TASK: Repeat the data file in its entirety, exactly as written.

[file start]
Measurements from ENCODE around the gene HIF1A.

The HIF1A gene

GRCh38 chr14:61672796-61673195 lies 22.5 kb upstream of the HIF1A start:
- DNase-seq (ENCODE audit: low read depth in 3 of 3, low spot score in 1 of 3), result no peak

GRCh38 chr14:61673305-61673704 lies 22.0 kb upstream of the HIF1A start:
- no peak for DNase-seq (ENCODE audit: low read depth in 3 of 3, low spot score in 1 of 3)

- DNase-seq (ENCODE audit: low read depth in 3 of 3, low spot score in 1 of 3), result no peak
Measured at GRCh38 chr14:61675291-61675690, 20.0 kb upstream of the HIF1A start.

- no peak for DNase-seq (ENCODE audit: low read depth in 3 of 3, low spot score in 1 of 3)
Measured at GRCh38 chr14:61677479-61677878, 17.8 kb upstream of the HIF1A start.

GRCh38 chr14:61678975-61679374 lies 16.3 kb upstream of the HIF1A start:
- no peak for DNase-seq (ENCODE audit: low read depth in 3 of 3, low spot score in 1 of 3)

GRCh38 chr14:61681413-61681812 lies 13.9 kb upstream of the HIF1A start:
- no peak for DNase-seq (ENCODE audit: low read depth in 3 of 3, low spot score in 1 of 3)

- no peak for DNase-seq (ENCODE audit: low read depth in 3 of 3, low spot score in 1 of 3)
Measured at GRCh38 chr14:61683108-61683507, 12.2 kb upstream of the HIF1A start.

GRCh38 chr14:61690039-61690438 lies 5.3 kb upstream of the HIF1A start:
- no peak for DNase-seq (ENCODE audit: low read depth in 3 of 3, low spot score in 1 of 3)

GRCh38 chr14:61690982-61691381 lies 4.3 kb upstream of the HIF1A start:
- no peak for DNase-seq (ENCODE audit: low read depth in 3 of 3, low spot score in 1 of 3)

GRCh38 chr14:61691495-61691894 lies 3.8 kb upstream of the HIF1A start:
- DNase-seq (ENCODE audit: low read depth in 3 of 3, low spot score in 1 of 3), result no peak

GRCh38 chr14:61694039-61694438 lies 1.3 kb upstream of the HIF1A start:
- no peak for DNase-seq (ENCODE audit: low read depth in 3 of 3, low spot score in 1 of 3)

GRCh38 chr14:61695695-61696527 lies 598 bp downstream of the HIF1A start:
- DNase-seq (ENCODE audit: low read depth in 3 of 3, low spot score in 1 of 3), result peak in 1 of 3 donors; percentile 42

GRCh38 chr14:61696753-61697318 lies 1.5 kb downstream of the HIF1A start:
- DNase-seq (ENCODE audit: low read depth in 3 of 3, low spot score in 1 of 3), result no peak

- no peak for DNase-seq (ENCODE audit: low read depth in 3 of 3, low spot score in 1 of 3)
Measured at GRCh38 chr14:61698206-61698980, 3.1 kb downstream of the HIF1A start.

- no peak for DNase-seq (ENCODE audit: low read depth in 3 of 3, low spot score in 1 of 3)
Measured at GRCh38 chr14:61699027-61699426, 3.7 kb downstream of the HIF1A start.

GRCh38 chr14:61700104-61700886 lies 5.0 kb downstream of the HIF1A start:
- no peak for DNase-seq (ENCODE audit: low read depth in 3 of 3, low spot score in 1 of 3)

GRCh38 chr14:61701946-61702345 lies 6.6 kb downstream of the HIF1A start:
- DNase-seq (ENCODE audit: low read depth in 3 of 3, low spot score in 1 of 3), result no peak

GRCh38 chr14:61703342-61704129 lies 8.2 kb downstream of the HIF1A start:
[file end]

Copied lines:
Measurements from ENCODE around the gene HIF1A.

The HIF1A gene

GRCh38 chr14:61672796-61673195 lies 22.5 kb upstream of the HIF1A start:
- DNase-seq (ENCODE audit: low read depth in 3 of 3, low spot score in 1 of 3), result no peak

GRCh38 chr14:61673305-61673704 lies 22.0 kb upstream of the HIF1A start:
- no peak for DNase-seq (ENCODE audit: low read depth in 3 of 3, low spot score in 1 of 3)

- DNase-seq (ENCODE audit: low read depth in 3 of 3, low spot score in 1 of 3), result no peak
Measured at GRCh38 chr14:61675291-61675690, 20.0 kb upstream of the HIF1A start.

- no peak for DNase-seq (ENCODE audit: low read depth in 3 of 3, low spot score in 1 of 3)
Measured at GRCh38 chr14:61677479-61677878, 17.8 kb upstream of the HIF1A start.

GRCh38 chr14:61678975-61679374 lies 16.3 kb upstream of the HIF1A start:
- no peak for DNase-seq (ENCODE audit: low read depth in 3 of 3, low spot score in 1 of 3)

GRCh38 chr14:61681413-61681812 lies 13.9 kb upstream of the HIF1A start:
- no peak for DNase-seq (ENCODE audit: low read depth in 3 of 3, low spot score in 1 of 3)

- no peak for DNase-seq (ENCODE audit: low read depth in 3 of 3, low spot score in 1 of 3)
Measured at GRCh38 chr14:61683108-61683507, 12.2 kb upstream of the HIF1A start.

GRCh38 chr14:61690039-61690438 lies 5.3 kb upstream of the HIF1A start:
- no peak for DNase-seq (ENCODE audit: low read depth in 3 of 3, low spot score in 1 of 3)

GRCh38 chr14:61690982-61691381 lies 4.3 kb upstream of the HIF1A start:
- no peak for DNase-seq (ENCODE audit: low read depth in 3 of 3, low spot score in 1 of 3)

GRCh38 chr14:61691495-61691894 lies 3.8 kb upstream of the HIF1A start:
- DNase-seq (ENCODE audit: low read depth in 3 of 3, low spot score in 1 of 3), result no peak

GRCh38 chr14:61694039-61694438 lies 1.3 kb upstream of the HIF1A start:
- no peak for DNase-seq (ENCODE audit: low read depth in 3 of 3, low spot score in 1 of 3)

GRCh38 chr14:61695695-61696527 lies 598 bp downstream of the HIF1A start:
- DNase-seq (ENCODE audit: low read depth in 3 of 3, low spot score in 1 of 3), result peak in 1 of 3 donors; percentile 42

GRCh38 chr14:61696753-61697318 lies 1.5 kb downstream of the HIF1A start:
- DNase-seq (ENCODE audit: low read depth in 3 of 3, low spot score in 1 of 3), result no peak

- no peak for DNase-seq (ENCODE audit: low read depth in 3 of 3, low spot score in 1 of 3)
Measured at GRCh38 chr14:61698206-61698980, 3.1 kb downstream of the HIF1A start.

- no peak for DNase-seq (ENCODE audit: low read depth in 3 of 3, low spot score in 1 of 3)
Measured at GRCh38 chr14:61699027-61699426, 3.7 kb downstream of the HIF1A start.

GRCh38 chr14:61700104-61700886 lies 5.0 kb downstream of the HIF1A start:
- no peak for DNase-seq (ENCODE audit: low read depth in 3 of 3, low spot score in 1 of 3)

GRCh38 chr14:61701946-61702345 lies 6.6 kb downstream of the HIF1A start:
- DNase-seq (ENCODE audit: low read depth in 3 of 3, low spot score in 1 of 3), result no peak

GRCh38 chr14:61703342-61704129 lies 8.2 kb downstream of the HIF1A start: